September 21, 2008
Colombia Trade Deal Gets Push From Bush
By Deb Riechmann Associated Press
WASHINGTON -- President Bush and Colombian President Alvaro Uribe renewed their push on Saturday for Congress to approve a free-trade deal before lawmakers leave town to campaign for re-election.
Congressional Democrats say they are delaying votes on trade deals involving Colombia, Panama and South Korea until the Bush administration resolves questions about the impact on U.S. jobs and other issues. But time is running out on the legislative calendar. The Colombian pact was negotiated in late 2006.
Bush urged lawmakers to reconsider their opposition, but seemed resigned that it might not happen on his watch. Bush called Uribe an "honest man" who has responded to U.S. concerns about crime in Colombia and has been successful in reducing homicides, kidnappings and terrorist attacks.
"What happens in Colombia can affect life here in the United States," Bush said. "You've got a strong supporter here. And after I leave office, it's going to be very important for the next president and the next Congress to stand squarely by your side."
Uribe said a free-trade agreement would help increase U.S. investment in Colombia and provide jobs for people as an alternative to engaging in terrorism, illegal drug-trafficking and violence.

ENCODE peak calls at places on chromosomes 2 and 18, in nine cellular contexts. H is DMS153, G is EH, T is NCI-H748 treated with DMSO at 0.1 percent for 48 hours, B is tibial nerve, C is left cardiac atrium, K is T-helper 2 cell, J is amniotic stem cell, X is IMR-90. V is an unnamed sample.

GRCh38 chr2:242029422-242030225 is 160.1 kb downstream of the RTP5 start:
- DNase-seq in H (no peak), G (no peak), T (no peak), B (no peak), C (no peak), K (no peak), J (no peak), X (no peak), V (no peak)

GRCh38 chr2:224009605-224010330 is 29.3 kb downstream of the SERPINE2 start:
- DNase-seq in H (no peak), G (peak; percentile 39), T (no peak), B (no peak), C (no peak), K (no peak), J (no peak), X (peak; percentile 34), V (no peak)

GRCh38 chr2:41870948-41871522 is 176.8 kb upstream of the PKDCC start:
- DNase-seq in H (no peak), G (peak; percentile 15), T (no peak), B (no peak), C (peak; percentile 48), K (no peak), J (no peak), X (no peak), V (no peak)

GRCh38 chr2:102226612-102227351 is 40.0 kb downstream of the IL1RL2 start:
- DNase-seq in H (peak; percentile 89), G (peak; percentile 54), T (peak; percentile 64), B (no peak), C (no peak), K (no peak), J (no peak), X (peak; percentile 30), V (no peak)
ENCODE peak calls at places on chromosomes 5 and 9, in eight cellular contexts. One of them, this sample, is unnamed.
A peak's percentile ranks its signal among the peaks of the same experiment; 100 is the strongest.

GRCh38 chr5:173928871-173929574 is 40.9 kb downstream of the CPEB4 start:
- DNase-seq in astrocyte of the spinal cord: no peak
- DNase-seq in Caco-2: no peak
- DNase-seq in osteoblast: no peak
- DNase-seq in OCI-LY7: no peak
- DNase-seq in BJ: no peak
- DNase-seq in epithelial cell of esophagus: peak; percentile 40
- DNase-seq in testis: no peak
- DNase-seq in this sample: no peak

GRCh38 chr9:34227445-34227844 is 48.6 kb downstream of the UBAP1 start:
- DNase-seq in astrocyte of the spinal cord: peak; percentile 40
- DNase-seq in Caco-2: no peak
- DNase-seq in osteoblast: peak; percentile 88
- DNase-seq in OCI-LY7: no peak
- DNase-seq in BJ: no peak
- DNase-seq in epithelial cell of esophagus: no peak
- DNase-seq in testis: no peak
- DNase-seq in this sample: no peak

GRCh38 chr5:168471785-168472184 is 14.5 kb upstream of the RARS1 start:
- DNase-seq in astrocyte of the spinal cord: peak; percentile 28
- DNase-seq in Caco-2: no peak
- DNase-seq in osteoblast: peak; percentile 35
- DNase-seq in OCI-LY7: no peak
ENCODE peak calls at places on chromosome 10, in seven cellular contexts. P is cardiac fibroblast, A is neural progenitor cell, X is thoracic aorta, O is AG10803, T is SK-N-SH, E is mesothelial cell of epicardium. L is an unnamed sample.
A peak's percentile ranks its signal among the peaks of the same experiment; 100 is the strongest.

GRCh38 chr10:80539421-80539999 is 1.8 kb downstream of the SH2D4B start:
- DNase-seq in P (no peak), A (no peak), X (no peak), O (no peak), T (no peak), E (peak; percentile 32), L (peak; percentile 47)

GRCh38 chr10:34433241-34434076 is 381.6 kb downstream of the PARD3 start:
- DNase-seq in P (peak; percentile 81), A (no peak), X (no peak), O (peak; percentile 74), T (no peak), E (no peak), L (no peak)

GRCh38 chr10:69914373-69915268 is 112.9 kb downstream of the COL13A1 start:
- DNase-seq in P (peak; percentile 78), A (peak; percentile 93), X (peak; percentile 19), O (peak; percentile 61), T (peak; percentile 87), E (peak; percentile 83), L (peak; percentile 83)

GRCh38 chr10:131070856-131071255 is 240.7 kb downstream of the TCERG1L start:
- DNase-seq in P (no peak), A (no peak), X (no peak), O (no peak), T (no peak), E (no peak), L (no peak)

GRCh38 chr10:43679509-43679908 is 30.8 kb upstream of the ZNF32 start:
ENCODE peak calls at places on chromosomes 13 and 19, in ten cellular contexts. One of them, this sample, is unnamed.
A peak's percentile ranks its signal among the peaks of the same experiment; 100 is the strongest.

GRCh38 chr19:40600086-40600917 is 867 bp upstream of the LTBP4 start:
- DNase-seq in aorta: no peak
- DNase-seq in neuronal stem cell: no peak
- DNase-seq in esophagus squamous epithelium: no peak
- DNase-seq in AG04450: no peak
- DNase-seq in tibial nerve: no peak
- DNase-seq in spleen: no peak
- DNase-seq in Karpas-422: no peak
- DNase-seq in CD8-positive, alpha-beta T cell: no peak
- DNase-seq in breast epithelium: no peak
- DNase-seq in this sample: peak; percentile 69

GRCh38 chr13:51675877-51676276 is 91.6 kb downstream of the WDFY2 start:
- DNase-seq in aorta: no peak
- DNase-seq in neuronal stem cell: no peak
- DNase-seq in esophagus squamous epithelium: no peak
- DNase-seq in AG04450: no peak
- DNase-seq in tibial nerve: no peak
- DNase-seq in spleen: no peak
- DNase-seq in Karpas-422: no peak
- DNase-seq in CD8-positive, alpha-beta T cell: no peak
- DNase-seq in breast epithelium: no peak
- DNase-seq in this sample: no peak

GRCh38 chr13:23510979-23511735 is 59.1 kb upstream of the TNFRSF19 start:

"Free trade agreement for us is the possibility to give certainty to investors for them to come to Colombia, and the more the investors come to Colombia, the less difficult for us to defeat terrorism," Uribe said. "Investment is the real alternative to illicit crops. Investment is the real possibility for our people to find high-quality jobs."
Later in the evening, Uribe was greeted at the North Portico by Bush and first lady Laura Bush, who had invited the Colombian president and other guests for a dinner of gazpacho, petite rib-eye steaks and coconut cake.
In recent months, Bush has tried new ways to bolster his free- trade agenda. In May, a concrete mixer, crates of cauliflower, a Harley-Davidson motorcycle and chunks of cheese were displayed on the White House lawn as examples of a lopsided tariff structure the U.S. has with those three countries.
A White House event in July was billed as a celebration of the day in 1810 when Colombia declared its independence from Spain, but the main message was trade.
Union leaders are not sold on the deal.
On Friday, the Teamsters, which represents 1.4 million workers, protested Uribe's visit, saying he was trying to promote a trade deal that threatens American jobs. The protest was in front of the National Press Building.
With little hope the Colombian deal will be approved before Congress recesses for the November elections, Sen. Richard Lugar, R- Ind., said that if there is a lame-duck session after the elections, lawmakers could ratify the agreement then.
"In light of recent divisive statements and rash actions by some Latin American leaders, ratification of the agreement would also send a strong signal to the region that the United States stands by its friends," said Lugar, top Republican on the Senate Foreign Relations Committee.
Bolivia's president, Evo Morales, expelled the U.S. ambassador this month, accusing the diplomat of conspiring to oust him. Venezuela's president, Hugo Chavez, who claims the U.S. was behind a failed 2002 coup against him, quickly followed suit. "That's enough ... from you, Yankees," Chavez said, using a barnyard expletive.
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